Sunday, August 10, 2008

Big Brother in Beitar IV - Fear of Shababnikim & Baalei Teshuva

Anonymous's comment to "Big Brother in Beitar III - Undesirables in Beitar...":
I have mentioned in a previous post that the people who the community is afraid of are those who threaten their facade of "kedusha", such as baalei teshuva with their individuality and diverse backgrounds, including many breslovers and russian chabadniks, divorcees and single parents, serious social work cases, etc. The main issue though, as in most of the Charedi world today, is clearly that of the growing presence of "off the derech" youth at various stages of non-conformity and with a general lack of framework or direction, who have nowhere to go and so are very obvious around the city. Many of these kids have serious issues due to the broken, abusive, or poverty stricken homes they come from. Baalei teshuva are blamed for bringing with them outside influences and a lack of mesora and strictness, and have become the city scapegoat for all its problems. This was explicit in the false propaganda statement released by the city PR man in response to the acid attack on that girl (see earlier post).

In the recent elections a political party was created just to represent all the "pariahs" here. they won one seat in the city council. a small victory but not nearly enough. i have sent Rabbi Eidensohn some of their info, perhaps he can post that here.

The following Haaretz article (June 12) is not entirely accurate but it is good enough to give you a sense of the dynamics going on around here:
Excerpt from Haaretz:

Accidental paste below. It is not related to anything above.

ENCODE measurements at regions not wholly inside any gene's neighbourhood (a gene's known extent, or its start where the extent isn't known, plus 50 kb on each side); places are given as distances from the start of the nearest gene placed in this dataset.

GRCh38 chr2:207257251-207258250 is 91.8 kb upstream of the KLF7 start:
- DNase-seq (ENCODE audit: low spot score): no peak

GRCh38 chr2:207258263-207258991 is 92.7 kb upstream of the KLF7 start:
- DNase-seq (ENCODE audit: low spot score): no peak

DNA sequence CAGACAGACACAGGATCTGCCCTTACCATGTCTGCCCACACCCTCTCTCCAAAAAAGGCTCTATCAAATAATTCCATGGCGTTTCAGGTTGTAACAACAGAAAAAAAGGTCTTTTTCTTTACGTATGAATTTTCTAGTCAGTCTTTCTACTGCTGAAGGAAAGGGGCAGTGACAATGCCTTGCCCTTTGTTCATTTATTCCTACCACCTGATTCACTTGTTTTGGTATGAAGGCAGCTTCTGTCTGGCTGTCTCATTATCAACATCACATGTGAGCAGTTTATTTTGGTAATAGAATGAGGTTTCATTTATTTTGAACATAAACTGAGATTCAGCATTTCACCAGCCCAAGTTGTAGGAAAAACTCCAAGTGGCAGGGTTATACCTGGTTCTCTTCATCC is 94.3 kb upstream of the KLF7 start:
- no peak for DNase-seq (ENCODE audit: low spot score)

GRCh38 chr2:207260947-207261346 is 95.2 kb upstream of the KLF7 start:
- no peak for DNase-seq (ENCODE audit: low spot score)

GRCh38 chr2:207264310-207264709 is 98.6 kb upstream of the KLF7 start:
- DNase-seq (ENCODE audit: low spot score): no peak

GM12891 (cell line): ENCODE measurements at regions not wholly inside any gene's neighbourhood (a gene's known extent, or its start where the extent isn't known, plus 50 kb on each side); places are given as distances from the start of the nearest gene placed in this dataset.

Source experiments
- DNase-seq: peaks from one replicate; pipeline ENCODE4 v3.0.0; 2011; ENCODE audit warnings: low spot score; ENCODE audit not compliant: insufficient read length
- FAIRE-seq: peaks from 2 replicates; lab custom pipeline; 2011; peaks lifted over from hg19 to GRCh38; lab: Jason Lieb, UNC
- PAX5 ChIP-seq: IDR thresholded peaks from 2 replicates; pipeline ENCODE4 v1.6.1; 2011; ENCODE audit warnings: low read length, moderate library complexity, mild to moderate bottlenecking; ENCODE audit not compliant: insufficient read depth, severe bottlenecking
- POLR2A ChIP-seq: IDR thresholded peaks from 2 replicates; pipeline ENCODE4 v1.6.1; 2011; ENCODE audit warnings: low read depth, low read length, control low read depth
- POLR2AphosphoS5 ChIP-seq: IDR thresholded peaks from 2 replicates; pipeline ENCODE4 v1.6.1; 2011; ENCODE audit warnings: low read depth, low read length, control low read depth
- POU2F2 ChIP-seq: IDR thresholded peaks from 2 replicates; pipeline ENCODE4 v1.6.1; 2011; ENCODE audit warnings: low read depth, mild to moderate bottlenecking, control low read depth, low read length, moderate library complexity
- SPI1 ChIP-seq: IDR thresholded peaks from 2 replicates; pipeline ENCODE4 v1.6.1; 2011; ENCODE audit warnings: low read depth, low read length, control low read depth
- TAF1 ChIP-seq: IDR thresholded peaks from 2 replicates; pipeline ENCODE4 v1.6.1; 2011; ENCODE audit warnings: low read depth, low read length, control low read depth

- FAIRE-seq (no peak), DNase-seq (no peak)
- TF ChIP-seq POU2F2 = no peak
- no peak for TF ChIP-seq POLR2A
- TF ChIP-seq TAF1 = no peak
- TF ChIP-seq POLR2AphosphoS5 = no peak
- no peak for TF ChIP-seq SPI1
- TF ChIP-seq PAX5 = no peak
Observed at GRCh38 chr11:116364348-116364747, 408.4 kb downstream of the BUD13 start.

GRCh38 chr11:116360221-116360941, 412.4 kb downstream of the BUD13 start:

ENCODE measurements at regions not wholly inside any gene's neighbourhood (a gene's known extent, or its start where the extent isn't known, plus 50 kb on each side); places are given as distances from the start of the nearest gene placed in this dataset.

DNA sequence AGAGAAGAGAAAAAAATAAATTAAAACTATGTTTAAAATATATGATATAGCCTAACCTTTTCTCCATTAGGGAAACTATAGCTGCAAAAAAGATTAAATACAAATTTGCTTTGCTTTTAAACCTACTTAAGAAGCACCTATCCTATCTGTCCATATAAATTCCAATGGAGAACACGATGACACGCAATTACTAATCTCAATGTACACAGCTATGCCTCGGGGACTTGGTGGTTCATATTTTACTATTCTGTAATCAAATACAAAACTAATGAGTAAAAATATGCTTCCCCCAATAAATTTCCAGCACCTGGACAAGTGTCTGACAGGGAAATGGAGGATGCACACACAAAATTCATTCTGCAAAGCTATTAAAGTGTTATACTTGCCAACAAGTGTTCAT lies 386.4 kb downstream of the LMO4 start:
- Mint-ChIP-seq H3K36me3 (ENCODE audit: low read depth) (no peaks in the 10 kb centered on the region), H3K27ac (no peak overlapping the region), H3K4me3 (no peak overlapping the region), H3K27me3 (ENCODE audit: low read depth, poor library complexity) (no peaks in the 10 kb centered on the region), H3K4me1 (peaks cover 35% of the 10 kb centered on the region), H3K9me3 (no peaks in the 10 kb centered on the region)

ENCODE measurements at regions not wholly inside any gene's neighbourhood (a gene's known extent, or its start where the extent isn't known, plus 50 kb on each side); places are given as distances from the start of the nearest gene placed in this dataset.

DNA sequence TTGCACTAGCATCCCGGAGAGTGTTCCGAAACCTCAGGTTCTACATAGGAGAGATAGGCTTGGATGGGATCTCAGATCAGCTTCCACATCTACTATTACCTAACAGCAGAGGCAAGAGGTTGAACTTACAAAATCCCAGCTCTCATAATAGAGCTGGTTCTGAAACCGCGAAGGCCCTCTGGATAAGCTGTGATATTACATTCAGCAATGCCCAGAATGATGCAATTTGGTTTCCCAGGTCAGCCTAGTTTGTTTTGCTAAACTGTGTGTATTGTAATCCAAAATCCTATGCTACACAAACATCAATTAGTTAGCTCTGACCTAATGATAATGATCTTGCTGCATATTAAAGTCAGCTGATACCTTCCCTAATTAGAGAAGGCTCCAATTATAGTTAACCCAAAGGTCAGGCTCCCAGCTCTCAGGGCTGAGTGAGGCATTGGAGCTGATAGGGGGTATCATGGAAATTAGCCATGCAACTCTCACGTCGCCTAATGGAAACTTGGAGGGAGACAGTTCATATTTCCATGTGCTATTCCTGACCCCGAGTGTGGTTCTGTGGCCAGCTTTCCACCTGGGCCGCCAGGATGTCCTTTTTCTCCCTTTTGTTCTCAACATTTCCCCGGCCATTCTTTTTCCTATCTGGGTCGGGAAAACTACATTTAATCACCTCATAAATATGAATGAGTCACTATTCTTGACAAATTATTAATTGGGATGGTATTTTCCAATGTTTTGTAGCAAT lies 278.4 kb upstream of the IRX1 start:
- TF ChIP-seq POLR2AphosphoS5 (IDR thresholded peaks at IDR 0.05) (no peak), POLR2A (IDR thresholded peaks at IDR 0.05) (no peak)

For two weeks now, the streets of Haredi (ultra-Orthodox) Beitar Illit have been rife with tension. Bulletins have been posted throughout the city, denouncing problematic youths and sowing panic. Residents have taken to the streets to demand that the troublemakers be expelled from the city, riots have erupted and rumors have spread.

It is difficult to tell whether these demonstrations were organized by supporters of the ousted former mayor, Yitzhak Pindros, who is supported by the Hasidic Ashkenazim (that is, Jews of Eastern European origin). People are wondering whether the unrest was planned as a provocation, or whether it is a spontaneous reaction to various incidences of violence perpetrated by the shababnikim (disaffected ultra-Orthodox youth, who are religious, but relatively more worldly than other Haredi teens). This latter explanation is the one put forward by supporters of the elected mayor, Meir Rubinstein, who is backed by Shas and an additional Sephardic (i.e., Jews of Middle Eastern descent) faction.

The problem of youth at risk has been a recurring one in Beitar Illit, located west of the Etzion Bloc. Statistics indicate that the numbers of troubled youth increase as the city expands. The local municipality estimates that there are between 60 and 70 high-schoolers who are not enrolled in any educational framework. Motti Pindros, brother of the outgoing mayor, also runs a local youth club. According to him, the actual number of at-risk youth is higher: Some 30 kids make up the "hard core" of problematic teens, while about 70 others tag along. Residents, for their part, say that until recently - or, to be more exact, up until the recent municipal elections - the problem was under control and adequately handled by the welfare services. In recent months, one resident said: "The shababnikim are emerging."

Locals point to the wave of burglaries in the city, kids smoking in public on Shabbat, and - apparently the height of audacity - one of the youngsters actually took a stroll through the streets with a dog. According to the best-case scenario, the breed in question was a Chihuahua; the doomsayers claim it was a huge bulldog. Later, the troublemakers even brought a horse into the city, residents say. Rumor has it that the police seized the horse because it was not properly vaccinated. But that didn't stop the shababnikim: They obtained the requisite shots and brought the horse back. But the dog was truly provocative, since the fear Haredim have of canines dwarfs even their fear of the shababnikim. When these two forms of trepidation merge, "it seems like the hatred genie is out of the bottle," according to one official who deals with the youths. [...]

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